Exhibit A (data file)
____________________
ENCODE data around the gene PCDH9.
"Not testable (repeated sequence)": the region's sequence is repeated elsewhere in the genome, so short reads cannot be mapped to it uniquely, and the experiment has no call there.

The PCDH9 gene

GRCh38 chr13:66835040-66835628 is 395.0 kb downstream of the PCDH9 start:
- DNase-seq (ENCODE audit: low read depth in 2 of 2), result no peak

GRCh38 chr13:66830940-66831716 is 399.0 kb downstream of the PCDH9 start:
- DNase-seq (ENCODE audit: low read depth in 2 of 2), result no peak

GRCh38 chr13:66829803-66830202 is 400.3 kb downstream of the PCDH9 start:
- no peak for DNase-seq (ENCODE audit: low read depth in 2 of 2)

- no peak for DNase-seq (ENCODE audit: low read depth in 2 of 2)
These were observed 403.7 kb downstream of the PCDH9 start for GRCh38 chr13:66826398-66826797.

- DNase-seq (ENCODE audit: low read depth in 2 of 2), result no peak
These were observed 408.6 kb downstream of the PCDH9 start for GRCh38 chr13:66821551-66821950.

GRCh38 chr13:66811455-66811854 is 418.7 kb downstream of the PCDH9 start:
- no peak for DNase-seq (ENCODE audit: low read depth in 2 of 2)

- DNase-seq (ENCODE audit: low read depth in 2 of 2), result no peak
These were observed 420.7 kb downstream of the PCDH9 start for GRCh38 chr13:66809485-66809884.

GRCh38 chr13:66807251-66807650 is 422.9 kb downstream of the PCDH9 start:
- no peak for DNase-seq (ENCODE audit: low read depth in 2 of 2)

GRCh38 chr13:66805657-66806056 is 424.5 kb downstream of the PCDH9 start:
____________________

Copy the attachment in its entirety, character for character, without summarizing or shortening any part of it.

ENCODE data around the gene PCDH9.
"Not testable (repeated sequence)": the region's sequence is repeated elsewhere in the genome, so short reads cannot be mapped to it uniquely, and the experiment has no call there.

The PCDH9 gene

GRCh38 chr13:66835040-66835628 is 395.0 kb downstream of the PCDH9 start:
- DNase-seq (ENCODE audit: low read depth in 2 of 2), result no peak

GRCh38 chr13:66830940-66831716 is 399.0 kb downstream of the PCDH9 start:
- DNase-seq (ENCODE audit: low read depth in 2 of 2), result no peak

GRCh38 chr13:66829803-66830202 is 400.3 kb downstream of the PCDH9 start:
- no peak for DNase-seq (ENCODE audit: low read depth in 2 of 2)

- no peak for DNase-seq (ENCODE audit: low read depth in 2 of 2)
These were observed 403.7 kb downstream of the PCDH9 start for GRCh38 chr13:66826398-66826797.

- DNase-seq (ENCODE audit: low read depth in 2 of 2), result no peak
These were observed 408.6 kb downstream of the PCDH9 start for GRCh38 chr13:66821551-66821950.

GRCh38 chr13:66811455-66811854 is 418.7 kb downstream of the PCDH9 start:
- no peak for DNase-seq (ENCODE audit: low read depth in 2 of 2)

- DNase-seq (ENCODE audit: low read depth in 2 of 2), result no peak
These were observed 420.7 kb downstream of the PCDH9 start for GRCh38 chr13:66809485-66809884.

GRCh38 chr13:66807251-66807650 is 422.9 kb downstream of the PCDH9 start:
- no peak for DNase-seq (ENCODE audit: low read depth in 2 of 2)

GRCh38 chr13:66805657-66806056 is 424.5 kb downstream of the PCDH9 start: